Notice when stress begins to arise and practice breathing and meditation techniques to slow down the mind and the physiological symptoms of stress
Ideally, touch into the alert thinking beta waves only as needed, remembering and practicing coming back down to slower alpha waves when finished.
Give yourself time to slow down at the end of the day. Practice relaxation, yoga, something that genuinely fills your cup and produces a peaceful response in the body and mind.
Go to bed on time, practicing self-care through good sleeping habits
The 4 main brain waves
Delta Waves: Dreamless sleep, unconscious mind, release of human growth hormone, self-healing, immune system function,
Theta Waves: Drowsy/light sleep/REM dream state, subconscious mind, deep meditation, intuition, creativity, memory and vivid visual imagery
Alpha Waves: Relaxed/meditative wakeful state, Gateway to subconscious mind, focus, peaceful, grounded, production of serotonin (regulates mood & sleep)
Beta Waves: Alert waking state, conscious mind, thinking, analyzing, assessing, categorizing, planning, produces cortisol (anxiety, unease, fight or flight)
* The slower the wave lengths, the more time there is between thoughts. Therefore there is more time to choose more conscious responses and behaviours. In addition, the fewer the thoughts, the fewer ripples across the mind creating disturbance.
I hope you enjoyed your first week of meditation practice. If sitting for 10 minutes per day was manageable, I would encourage you to join us in increasing the length of your practice to 15 minutes. If 10 minutes was challenging, stick with this length for now, or simply add one minute to your practice for the next week.
Again, In this recording I guide you into the practice, setting you up with a good seated position, breathing and focus. And at the end of 15 minutes I bring you back out of the practice with three OMs.
For this week’s writing practice, I invite you to contemplate any or all of the following;
What are some of the most common thought patterns of my mind that do not support my sense of well-being?
What circumstances or factors make my mind more vulnerable to these types of thoughts?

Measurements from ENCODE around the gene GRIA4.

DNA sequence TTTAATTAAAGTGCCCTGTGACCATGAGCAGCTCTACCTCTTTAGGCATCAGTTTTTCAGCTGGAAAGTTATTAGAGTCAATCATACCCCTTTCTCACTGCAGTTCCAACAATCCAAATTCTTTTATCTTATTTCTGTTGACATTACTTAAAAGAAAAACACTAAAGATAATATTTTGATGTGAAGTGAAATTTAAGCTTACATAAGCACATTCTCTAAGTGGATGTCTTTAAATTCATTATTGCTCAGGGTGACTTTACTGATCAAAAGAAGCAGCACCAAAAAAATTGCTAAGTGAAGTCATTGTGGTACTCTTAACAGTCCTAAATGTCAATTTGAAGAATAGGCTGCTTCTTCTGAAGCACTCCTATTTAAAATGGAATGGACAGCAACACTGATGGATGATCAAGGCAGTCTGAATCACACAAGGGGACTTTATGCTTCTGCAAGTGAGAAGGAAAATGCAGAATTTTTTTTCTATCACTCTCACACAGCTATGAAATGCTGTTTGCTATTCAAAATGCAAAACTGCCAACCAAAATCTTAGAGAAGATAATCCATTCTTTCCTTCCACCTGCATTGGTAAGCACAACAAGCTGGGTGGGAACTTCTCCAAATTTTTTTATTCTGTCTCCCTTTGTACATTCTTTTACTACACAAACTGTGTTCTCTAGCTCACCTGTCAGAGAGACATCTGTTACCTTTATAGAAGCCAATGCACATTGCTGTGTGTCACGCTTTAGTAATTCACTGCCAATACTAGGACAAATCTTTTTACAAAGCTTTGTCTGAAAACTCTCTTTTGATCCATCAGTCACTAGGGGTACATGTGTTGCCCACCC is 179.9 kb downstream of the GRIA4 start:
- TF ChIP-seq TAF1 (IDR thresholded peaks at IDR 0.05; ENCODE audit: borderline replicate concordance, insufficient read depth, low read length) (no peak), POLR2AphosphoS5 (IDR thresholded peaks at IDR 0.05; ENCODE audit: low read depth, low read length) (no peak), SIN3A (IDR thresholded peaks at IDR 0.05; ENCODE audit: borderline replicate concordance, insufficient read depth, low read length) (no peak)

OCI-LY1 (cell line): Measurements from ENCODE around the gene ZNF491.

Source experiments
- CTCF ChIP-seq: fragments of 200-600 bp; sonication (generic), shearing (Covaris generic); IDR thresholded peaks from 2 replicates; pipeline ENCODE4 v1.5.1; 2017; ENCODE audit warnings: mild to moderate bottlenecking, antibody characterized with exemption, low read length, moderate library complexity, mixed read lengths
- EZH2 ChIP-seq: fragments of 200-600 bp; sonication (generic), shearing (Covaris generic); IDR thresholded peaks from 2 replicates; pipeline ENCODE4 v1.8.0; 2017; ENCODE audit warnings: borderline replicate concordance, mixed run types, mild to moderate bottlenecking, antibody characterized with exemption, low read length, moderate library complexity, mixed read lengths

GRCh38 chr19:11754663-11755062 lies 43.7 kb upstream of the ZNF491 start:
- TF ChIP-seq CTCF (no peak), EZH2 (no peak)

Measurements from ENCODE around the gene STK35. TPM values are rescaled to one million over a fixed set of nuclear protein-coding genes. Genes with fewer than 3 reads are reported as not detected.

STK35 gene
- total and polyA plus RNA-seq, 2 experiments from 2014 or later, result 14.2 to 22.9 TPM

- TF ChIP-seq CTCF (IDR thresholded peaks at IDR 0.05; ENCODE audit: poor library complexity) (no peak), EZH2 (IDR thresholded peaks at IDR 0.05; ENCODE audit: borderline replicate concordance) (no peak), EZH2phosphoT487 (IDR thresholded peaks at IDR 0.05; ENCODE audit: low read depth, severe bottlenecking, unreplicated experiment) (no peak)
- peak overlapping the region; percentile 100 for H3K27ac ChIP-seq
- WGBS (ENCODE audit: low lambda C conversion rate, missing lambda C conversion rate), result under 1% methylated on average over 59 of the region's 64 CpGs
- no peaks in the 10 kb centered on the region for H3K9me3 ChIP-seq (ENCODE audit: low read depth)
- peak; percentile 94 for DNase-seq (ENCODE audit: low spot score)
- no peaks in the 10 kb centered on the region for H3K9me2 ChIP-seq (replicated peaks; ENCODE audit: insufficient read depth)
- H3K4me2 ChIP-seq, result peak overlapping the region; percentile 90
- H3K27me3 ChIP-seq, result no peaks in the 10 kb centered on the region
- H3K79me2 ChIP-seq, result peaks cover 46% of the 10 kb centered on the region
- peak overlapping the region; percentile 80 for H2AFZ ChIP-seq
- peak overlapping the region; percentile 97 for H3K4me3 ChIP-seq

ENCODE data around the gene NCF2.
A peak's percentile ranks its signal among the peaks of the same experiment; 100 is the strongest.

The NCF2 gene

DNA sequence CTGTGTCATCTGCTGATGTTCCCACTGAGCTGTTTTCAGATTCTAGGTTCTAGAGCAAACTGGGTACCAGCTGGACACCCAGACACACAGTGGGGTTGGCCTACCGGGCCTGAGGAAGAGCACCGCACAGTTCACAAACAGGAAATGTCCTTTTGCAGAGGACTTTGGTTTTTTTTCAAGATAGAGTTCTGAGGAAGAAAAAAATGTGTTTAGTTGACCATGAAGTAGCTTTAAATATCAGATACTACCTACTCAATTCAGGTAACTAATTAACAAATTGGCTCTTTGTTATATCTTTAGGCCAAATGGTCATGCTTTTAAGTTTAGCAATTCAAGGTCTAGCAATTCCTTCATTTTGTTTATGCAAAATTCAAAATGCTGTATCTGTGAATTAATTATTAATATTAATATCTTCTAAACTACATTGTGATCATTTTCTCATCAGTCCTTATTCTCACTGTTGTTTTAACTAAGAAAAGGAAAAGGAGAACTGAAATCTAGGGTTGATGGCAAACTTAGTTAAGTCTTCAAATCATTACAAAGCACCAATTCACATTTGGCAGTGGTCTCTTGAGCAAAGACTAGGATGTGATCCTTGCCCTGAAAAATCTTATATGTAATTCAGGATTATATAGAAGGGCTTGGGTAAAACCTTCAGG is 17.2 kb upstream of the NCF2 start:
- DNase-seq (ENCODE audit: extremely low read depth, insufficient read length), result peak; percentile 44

What practices or activities create a sense of peace for my mind?
What activities agitate my mind?
How do I understand my relationship with my mind?
Kapalabhati - Breath of fire
Standing Forward Bend
Balances the body
Combines elements of activity and passivity
Calming for the mind
Teaches patience, acceptance and surrender
* Referencing your sketch, mark general landmarks of your composition onto your canvas using charcoal. For example, mark the top of the head, chin, eye lines, shoulders, etc., so that you have a fairly clear sense of where to begin painting on your image outline.
* Using a small, synthetic round brush, and a paint colour that contrasts with your background, paint your preliminary outline on your canvas. It will look much like a blank colouring book image.
* Choose 3 colours to begin laying a foundational layer within your image. (these will not be your final colours, so we don’t yet need to consider colour choices). Don't worry if you make mistakes drawing your lines, simply change them to you liking as they will be covered up in the next layer
* Dry-brush technique with hog hair brushes proportional to the area being painted (choose larger rather than smaller brushes). Use little paint on brush/circular motion. Vary coverage, allowing background to show through in some places. Leave 'glow' around lines sometimes, leaving space between the area being filled and the outline so you can still see through to some of your background layers.